Author Topic: Pavement parking  (Read 3546 times)

Mr Larrington

  • A bit ov a lyv wyr by slof standirds
  • Custard Wallah
    • Mr Larrington's Automatic Diary
Re: Pavement parking
« Reply #25 on: May 19, 2019, 12:37:54 pm »
Pavement parking is illegal in London. I thought consideration was being given to making this countrywide, but no sign yet.

FSVO "London" and "illegal".  Within two minutes' walk of Larrington Towers there are places where parking is 100% on the pavement, places where signs order you to park with two wheels on the pavement and places where a single wheel raised an inch above normal road level will net you a ticket.
External Transparent Wall Inspection Operative & Mayor of Mortagne-au-Perche
Satisfying the Bloodlust of the Masses in Peacetime

Kim

  • Timelord
Re: Pavement parking
« Reply #26 on: May 19, 2019, 12:44:02 pm »
Perhaps we could learn from the Dutch:  Parking banned by default unless there's a marked bay, rather than allowed by default unless there's a prohibition.
To ride the Windcheetah, first, you must embrace the cantilever...

Cudzoziemiec

  • Solar powered, tea fuelled cycle-wol
Re: Pavement parking
« Reply #27 on: May 19, 2019, 02:48:30 pm »
Perhaps we could learn from the Dutch:  Parking banned by default unless there's a marked bay, rather than allowed by default unless there's a prohibition.
I first came across that proposal in the 1980s, when it was suggested that the meaning of yellow lines should be reversed, so you're only allowed to park on them. The motives were as much aesthetic as congestion back then.
sideways bounding monkey lounging under fruit tree

Cudzoziemiec

  • Solar powered, tea fuelled cycle-wol
Re: Pavement parking
« Reply #28 on: May 19, 2019, 02:51:11 pm »
Parking partly on the pavement in a marked area is pretty standard in Poland and can work quite well. It needs a wide enough area of pavement left outside the parking area and some means of preventing drivers going beyond it; either rigorous ticketing or bollards, trees or similar.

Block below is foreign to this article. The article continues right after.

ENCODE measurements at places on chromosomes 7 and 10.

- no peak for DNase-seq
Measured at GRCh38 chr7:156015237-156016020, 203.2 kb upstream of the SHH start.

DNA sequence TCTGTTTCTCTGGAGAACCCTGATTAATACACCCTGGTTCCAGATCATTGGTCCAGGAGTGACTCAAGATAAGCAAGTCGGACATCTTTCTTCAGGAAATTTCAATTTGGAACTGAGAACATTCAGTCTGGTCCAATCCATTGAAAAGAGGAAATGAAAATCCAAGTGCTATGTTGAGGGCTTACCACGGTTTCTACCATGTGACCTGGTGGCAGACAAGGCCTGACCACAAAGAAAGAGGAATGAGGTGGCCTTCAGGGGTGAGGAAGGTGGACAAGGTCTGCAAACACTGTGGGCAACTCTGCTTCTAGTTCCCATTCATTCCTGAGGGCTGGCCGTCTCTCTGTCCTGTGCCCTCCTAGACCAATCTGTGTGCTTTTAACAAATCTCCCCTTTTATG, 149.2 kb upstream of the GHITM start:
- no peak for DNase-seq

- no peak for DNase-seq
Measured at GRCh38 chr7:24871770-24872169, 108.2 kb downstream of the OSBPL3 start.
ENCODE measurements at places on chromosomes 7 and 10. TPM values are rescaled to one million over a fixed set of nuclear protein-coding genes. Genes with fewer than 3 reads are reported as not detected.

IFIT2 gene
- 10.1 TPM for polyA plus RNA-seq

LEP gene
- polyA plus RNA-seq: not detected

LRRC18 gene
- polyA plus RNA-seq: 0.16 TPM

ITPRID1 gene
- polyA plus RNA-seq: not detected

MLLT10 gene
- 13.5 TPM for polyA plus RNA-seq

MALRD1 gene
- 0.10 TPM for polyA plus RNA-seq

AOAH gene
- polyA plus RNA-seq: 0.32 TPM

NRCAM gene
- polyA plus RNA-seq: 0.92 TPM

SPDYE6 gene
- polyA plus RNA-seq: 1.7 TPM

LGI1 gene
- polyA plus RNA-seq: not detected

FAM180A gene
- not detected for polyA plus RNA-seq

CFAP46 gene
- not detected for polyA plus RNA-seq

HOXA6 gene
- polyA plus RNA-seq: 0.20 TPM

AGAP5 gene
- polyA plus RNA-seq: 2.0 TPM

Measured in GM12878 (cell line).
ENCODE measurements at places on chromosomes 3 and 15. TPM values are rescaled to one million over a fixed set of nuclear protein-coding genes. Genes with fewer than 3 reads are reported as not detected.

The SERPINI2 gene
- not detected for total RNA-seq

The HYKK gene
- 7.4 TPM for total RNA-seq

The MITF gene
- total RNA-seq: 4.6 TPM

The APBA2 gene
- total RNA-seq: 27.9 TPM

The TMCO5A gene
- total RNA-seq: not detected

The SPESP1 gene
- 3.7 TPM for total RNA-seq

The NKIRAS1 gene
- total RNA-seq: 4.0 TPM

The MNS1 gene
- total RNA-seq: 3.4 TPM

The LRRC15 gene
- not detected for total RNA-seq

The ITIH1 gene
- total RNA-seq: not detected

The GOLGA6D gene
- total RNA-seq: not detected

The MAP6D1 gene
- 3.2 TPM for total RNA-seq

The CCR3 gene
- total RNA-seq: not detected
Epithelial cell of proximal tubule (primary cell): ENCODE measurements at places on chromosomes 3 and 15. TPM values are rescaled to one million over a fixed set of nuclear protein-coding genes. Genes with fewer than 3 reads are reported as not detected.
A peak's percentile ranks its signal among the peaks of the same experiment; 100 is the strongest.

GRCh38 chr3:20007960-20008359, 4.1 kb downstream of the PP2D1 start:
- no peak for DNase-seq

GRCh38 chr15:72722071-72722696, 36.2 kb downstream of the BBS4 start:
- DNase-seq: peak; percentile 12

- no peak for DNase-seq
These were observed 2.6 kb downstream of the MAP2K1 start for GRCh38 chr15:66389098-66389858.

sideways bounding monkey lounging under fruit tree

citoyen

  • Cat 6 Racer
Re: Pavement parking
« Reply #29 on: May 19, 2019, 03:00:24 pm »
Depends what you mean by "run at a profit".

Presumably the owners and shareholders of bus operating companies are not in it for purely altruistic reasons.

Cudzoziemiec

  • Solar powered, tea fuelled cycle-wol
Re: Pavement parking
« Reply #30 on: May 19, 2019, 07:15:58 pm »
And effectively public money has to pay for the bus services and their dividends but with little or no say in how the buses are run.
sideways bounding monkey lounging under fruit tree

Re: Pavement parking
« Reply #31 on: May 19, 2019, 09:10:59 pm »
And council tax payers who may not even have a car end up paying for pavement repairs.

Re: Pavement parking
« Reply #32 on: May 19, 2019, 09:20:20 pm »
Have a look at the situation in this Oxford gmaps streetview (2017)...those white lines!?  Wheely bin slalom?

The council ought to be taken to task for that. Painting a parking box on a pavement doesn't make it legal to park there, so they are encouraging people to park illegally, and like total dicks. It's clear that precisely no thought has been made for anyone who isn't in a vehicle.
There are road markings like that all over Oxford. I was driving up Divinity Road the other day, and someone pushing their bike up the pavement had to push it onto the road and around a parked car because there wasn't enough space on the pavement. The car was entirely inside the parking white lines.